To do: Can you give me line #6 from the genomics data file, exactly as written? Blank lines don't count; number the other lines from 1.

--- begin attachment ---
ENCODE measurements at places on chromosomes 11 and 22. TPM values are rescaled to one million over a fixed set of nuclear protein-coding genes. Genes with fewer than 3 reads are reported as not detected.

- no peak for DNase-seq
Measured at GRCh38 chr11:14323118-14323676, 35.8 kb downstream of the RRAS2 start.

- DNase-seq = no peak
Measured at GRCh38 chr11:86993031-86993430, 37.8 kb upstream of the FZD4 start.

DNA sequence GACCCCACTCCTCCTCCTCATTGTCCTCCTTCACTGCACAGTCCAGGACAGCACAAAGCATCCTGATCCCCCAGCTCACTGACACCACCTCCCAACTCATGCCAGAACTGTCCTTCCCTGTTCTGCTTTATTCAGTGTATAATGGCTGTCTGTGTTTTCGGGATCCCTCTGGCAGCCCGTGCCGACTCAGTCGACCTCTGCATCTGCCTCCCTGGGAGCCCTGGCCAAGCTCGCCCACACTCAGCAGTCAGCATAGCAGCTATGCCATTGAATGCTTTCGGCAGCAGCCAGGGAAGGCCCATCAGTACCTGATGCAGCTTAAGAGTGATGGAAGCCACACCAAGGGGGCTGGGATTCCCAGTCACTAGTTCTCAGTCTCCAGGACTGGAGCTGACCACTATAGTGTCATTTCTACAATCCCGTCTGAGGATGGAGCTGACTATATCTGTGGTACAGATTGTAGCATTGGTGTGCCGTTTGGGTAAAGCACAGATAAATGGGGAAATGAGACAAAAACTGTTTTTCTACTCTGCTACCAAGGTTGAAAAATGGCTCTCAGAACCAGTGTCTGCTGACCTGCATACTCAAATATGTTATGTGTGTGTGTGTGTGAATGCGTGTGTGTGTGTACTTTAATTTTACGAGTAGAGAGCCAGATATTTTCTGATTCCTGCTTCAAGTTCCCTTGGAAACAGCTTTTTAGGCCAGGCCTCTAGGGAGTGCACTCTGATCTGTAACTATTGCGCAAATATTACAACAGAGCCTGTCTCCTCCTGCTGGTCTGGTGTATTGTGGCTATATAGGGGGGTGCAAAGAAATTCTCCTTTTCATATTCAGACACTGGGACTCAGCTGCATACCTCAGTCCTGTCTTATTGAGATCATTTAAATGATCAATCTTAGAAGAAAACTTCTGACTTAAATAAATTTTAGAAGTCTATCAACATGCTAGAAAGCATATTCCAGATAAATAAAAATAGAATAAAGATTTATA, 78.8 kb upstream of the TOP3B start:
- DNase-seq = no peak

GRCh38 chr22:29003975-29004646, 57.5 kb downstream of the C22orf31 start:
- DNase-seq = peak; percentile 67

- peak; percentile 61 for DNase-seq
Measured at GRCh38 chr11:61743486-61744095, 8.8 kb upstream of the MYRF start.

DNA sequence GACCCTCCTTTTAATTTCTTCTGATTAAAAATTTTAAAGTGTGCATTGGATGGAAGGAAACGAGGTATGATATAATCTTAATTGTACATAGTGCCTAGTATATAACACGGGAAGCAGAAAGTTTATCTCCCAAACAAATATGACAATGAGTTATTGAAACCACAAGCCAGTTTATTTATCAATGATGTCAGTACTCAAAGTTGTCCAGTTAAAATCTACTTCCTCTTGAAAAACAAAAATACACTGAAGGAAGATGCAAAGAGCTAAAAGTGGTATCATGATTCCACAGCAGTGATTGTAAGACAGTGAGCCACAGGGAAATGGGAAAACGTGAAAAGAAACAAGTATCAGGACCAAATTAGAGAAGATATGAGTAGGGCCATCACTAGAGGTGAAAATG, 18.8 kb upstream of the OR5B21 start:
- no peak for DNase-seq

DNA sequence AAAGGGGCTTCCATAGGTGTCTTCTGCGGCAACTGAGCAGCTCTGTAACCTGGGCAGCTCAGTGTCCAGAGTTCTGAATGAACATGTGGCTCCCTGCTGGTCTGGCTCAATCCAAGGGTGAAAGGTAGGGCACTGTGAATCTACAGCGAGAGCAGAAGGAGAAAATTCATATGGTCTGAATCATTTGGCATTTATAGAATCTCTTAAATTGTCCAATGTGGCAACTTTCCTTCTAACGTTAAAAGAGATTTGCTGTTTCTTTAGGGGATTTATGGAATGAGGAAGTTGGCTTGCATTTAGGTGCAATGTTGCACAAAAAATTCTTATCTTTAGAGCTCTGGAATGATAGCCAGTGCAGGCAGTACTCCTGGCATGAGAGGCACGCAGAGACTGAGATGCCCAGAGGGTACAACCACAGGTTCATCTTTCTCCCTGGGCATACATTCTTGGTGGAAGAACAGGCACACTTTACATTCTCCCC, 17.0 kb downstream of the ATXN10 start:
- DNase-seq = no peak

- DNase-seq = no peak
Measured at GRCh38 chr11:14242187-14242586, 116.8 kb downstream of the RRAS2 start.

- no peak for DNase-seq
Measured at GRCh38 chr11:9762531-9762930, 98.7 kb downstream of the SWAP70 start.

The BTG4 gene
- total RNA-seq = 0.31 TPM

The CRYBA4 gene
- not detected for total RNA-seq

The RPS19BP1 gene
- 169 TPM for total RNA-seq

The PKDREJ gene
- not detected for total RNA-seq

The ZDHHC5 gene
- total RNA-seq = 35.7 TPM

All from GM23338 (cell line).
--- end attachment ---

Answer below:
DNA sequence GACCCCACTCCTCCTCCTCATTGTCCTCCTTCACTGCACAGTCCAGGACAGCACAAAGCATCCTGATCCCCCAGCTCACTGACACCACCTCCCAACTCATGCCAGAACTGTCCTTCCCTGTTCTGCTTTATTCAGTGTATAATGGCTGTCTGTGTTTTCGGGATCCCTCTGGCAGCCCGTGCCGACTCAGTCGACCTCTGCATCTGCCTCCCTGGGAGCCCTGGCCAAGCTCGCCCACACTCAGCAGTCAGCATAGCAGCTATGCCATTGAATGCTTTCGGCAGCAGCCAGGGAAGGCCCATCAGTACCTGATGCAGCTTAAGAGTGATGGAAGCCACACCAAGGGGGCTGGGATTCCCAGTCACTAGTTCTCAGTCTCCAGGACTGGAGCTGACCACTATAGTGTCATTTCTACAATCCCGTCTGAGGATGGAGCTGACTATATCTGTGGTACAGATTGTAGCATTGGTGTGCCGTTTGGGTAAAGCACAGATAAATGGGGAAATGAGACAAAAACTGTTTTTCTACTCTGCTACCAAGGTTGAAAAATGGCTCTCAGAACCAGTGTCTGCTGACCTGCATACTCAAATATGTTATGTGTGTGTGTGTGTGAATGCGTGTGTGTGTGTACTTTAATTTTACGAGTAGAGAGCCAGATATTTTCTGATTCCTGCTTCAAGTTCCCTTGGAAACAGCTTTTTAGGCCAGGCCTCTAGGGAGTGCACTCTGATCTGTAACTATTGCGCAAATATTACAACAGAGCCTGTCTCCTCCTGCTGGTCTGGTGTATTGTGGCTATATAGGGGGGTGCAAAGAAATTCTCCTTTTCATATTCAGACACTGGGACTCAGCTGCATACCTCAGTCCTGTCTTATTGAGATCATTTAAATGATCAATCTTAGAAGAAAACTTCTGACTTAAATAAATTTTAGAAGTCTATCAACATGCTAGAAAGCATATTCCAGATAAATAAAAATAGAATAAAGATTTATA, 78.8 kb upstream of the TOP3B start: